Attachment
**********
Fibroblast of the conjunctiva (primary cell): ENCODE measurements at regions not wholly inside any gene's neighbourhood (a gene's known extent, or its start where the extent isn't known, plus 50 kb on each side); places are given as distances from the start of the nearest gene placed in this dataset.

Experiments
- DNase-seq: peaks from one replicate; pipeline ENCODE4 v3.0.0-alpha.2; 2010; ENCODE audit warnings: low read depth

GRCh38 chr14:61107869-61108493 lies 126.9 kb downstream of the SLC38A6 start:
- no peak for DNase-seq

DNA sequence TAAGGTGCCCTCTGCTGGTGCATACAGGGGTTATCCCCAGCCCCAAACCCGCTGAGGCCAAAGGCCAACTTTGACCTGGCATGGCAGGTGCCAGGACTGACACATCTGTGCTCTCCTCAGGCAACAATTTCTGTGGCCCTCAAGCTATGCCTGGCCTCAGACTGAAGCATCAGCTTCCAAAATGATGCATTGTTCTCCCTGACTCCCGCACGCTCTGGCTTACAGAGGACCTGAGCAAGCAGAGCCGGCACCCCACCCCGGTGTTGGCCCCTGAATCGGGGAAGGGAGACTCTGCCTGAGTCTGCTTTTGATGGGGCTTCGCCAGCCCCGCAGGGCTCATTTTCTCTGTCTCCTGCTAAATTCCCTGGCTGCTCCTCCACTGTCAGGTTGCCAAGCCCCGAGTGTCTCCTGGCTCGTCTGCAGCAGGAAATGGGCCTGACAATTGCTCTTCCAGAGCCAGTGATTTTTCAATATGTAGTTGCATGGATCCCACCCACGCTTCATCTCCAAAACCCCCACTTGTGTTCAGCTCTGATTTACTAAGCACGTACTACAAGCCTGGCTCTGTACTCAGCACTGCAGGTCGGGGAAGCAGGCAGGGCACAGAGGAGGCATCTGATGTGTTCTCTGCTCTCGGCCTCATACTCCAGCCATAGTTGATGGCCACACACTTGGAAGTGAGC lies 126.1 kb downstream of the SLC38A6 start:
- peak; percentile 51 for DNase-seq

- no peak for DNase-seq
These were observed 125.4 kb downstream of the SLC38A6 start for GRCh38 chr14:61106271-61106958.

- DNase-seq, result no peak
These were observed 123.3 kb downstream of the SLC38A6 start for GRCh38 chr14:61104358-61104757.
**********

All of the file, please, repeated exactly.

Fibroblast of the conjunctiva (primary cell): ENCODE measurements at regions not wholly inside any gene's neighbourhood (a gene's known extent, or its start where the extent isn't known, plus 50 kb on each side); places are given as distances from the start of the nearest gene placed in this dataset.

Experiments
- DNase-seq: peaks from one replicate; pipeline ENCODE4 v3.0.0-alpha.2; 2010; ENCODE audit warnings: low read depth

GRCh38 chr14:61107869-61108493 lies 126.9 kb downstream of the SLC38A6 start:
- no peak for DNase-seq

DNA sequence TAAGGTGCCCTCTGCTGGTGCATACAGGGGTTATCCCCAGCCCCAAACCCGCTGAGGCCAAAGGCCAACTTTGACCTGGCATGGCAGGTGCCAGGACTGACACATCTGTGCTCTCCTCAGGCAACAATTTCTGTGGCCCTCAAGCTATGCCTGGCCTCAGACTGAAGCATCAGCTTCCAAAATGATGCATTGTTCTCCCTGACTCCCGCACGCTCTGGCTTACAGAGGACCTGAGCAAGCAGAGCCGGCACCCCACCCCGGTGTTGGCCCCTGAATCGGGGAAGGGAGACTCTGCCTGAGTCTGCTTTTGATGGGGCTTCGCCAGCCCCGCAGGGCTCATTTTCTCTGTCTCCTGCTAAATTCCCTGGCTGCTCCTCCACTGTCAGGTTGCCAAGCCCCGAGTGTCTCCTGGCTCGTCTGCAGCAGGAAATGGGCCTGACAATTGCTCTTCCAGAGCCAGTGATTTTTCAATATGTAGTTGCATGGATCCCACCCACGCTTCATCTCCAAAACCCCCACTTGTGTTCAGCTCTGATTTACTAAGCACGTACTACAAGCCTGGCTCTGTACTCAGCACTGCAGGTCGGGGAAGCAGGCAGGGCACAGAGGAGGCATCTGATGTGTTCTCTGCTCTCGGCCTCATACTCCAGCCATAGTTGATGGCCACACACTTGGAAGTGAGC lies 126.1 kb downstream of the SLC38A6 start:
- peak; percentile 51 for DNase-seq

- no peak for DNase-seq
These were observed 125.4 kb downstream of the SLC38A6 start for GRCh38 chr14:61106271-61106958.

- DNase-seq, result no peak
These were observed 123.3 kb downstream of the SLC38A6 start for GRCh38 chr14:61104358-61104757.